Lost in the buzz surrounding the latest DirectX 11 GPUs and hexacore CPUs is the ability to actually store and retrieve your stuff. Your applications, games, photographs, digital music and everything else lives on your hard drive. But that boring old rotating magnetic disk just doesn’t seem exciting or high tech – even though the technology in a hard drive is actually pretty incredible.
We’ll first touch briefly on technology and jargon, then look at several different scenarios, and try to focus on what storage options might be appropriate and cost effective. But first, let’s talk tech. We’ll first briefly discuss hard drives, then take a quick look at SSDs.
A company called Pure Storage raised an additional $30 million in its third round of funding led by Greylock Partners, Redpoint Ventures, and Sutter Hill Ventures, with Samsung sneaking in as part of a broader strategic partnership, the company announced today. The millions in funding come as Pure Storage enters the limelight with its flagship product, the FlashArray FA-300 Series all-flash enterprise array.
Had we asked you prior to today to go on a scavenger hunt and find a 90GB solid state drive with a SATA 6Gbps interface, you would have struck out. Today's a different story. Corsair is beating its chest like King Kong over the latest additions to its Force Series 3 and Force Series GT lines, a pair of 90GB SSDs with native support for SATA 6Gbps, which Corsair claims is a world's first for that capacity.
All you Intel SSD 320 Series drive owners can stop banging your head against the wall. For one, it's bad for your brain, not to mention it's rude if you live in an apartment with neighbors. But more importantly, or at least just as important, Intel is finished testing new firmware for its problematic 320 Series drives and has made it available for download. See that, you're feeling better already.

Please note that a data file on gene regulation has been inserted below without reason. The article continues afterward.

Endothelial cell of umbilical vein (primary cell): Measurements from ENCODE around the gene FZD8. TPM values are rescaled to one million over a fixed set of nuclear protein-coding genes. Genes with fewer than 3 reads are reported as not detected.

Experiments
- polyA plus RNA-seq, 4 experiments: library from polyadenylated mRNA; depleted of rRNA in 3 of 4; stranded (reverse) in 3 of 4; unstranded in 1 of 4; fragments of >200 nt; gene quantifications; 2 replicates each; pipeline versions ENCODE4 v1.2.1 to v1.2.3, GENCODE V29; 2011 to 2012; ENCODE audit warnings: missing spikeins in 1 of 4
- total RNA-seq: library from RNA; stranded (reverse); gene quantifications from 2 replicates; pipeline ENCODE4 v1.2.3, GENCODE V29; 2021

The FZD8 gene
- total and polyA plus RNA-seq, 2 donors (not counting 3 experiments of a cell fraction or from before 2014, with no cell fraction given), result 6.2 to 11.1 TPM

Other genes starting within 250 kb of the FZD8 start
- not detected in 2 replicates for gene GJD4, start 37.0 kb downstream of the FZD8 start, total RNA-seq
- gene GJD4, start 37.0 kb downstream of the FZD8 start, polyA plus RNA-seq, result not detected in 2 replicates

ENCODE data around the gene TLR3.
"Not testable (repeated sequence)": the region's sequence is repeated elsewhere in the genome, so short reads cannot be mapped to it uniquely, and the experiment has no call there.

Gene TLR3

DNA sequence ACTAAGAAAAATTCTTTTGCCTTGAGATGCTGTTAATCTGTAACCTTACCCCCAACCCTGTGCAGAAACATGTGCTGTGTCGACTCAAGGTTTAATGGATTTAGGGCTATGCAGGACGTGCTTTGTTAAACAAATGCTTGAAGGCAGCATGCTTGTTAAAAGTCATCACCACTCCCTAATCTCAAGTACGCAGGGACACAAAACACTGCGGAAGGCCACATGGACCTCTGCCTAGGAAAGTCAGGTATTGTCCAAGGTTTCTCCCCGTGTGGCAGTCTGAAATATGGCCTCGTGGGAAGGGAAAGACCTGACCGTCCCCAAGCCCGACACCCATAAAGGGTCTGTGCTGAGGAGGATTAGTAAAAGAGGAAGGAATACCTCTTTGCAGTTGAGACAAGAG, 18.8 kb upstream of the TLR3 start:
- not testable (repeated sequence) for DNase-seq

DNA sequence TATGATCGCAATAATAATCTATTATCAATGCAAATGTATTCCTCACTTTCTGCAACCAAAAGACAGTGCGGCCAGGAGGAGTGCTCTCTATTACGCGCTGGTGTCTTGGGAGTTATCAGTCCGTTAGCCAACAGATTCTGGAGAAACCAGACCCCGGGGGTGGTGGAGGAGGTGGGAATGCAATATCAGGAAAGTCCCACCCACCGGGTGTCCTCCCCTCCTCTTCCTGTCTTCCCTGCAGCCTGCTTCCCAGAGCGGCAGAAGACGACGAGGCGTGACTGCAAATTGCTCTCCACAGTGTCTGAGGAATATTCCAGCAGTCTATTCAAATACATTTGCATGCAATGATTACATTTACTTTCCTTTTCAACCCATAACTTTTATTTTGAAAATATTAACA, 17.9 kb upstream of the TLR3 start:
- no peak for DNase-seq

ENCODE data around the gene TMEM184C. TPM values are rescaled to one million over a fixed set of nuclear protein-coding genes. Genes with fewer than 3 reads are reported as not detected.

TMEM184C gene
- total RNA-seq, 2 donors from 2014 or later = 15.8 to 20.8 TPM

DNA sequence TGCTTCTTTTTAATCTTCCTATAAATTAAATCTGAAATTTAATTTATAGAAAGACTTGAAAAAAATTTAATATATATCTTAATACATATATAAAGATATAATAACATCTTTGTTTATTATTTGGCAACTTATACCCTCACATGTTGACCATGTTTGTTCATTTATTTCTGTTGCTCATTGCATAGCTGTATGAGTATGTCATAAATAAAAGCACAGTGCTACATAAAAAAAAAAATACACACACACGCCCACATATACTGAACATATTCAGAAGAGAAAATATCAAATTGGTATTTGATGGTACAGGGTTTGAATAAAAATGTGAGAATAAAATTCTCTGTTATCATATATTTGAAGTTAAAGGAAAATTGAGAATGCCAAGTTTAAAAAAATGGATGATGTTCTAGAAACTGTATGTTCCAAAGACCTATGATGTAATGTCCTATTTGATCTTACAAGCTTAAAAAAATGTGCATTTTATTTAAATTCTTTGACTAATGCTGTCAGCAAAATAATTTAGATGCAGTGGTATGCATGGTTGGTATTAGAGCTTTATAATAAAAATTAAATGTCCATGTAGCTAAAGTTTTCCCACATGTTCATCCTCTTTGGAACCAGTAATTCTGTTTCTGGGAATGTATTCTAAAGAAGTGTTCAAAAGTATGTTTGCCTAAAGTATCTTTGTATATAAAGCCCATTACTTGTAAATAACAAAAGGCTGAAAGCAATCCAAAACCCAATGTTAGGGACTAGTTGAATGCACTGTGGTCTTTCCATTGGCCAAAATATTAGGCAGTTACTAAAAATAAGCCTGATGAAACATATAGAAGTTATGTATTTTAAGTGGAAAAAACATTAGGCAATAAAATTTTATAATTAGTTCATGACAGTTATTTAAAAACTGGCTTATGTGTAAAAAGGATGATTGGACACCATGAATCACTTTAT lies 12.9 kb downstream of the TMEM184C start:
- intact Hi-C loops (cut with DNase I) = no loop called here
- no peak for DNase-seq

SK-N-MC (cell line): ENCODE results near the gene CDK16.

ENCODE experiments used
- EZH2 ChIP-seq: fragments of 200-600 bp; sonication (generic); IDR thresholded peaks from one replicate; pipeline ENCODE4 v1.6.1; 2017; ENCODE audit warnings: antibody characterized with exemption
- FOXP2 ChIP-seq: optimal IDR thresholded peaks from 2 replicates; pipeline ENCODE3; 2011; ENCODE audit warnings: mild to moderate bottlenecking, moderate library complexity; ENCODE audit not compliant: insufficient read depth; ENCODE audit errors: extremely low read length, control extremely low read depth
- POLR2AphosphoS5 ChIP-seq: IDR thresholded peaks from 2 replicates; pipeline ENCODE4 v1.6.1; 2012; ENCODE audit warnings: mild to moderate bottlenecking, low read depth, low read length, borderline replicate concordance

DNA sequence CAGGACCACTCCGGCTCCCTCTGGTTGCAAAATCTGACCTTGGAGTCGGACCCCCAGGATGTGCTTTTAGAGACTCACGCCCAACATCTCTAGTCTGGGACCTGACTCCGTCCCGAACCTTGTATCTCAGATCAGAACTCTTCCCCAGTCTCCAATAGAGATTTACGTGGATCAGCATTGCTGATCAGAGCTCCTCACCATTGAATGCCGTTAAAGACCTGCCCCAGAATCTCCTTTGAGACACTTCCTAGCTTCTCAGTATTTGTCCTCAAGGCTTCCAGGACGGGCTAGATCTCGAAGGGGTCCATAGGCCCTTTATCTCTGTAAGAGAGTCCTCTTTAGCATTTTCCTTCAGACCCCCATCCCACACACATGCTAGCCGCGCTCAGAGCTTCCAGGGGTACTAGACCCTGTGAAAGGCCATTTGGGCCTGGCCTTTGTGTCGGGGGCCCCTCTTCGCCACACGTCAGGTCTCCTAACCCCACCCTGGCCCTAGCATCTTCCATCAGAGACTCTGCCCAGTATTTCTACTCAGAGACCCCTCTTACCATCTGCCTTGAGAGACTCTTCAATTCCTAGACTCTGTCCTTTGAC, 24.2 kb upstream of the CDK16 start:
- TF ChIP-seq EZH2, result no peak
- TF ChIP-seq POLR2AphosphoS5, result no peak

If you've been pouting all week because Samsung announced its first SATA 6Gbps SSD line -- PM830 SSD series -- would only ship to OEMs, you can go ahead and turn that frown upside down. The drive maker today cut the ribbon on the home consumer version and said it will start shipping its new SSD 830 series in October.
Hold up a minute playa, before you go tossing that shiny Intel 320 Series SSD on Ebay with a big, bold warning about how it's a bug ridden storage device with an identity crisis, there's a fix! Intel over the weekend announced that new firmware is in the final validation testing phase and will be released within the next two weeks, if you can hang on that long.
Remember Samsung's 470 SSD series? That marked Samsung's first foray into the retail SSD market, and we rated the 256GB version a solid 8 for its competitive performance. Representing another first for Samsung, meet the PM830, the only SATA 6Gbps SSD in Samsung's stable and offered in up to 512GB of capacity.
Hitachi and Intel are fast becoming best buddies in the storage space, and why not, the two apparently play very well together. The latest effort from these two tech heavyweights is Hitachi's new Ultrastar SSD400M multi-level cell (MLC) solid state drive family. Pitched as a cost-effective alternative to those pricey single-level cell (SLC) SSDs, these new drives are built using Intel's 25nm enterprise-grade MLC NAND flash memory, Hitachi says.
SandForce has built quite a name for itself by building high-end solid state drive controllers employed in a number of enthusiast level SSDs, and the company doesn't show any signs of slowing down. After launching its second generation SF-2200 (SATA 6Gbps) and SF-2100 (SATA 3Gbps) chipsets earlier this year, SandForce says it's now prepared to demonstrate a prototype SSD built with Toshiba's 24nm multi-level cell (MLC) NAND flash memory.
Do you go for oodles of affordable storage in your next PC build with a mechanical hard drive, or raid your son's piggy bank and splurge on an ultra-fast solid state drive? You could go with both -- SSD for the OS, HDD for storage chores -- but that's the most expensive option of all. There's somewhat of a happy medium available in Seagate's Momentus XT solid state hybrid drive, of which Seagate said it shipped 1 million units since last year. Market research firm IDC says that's just the beginning.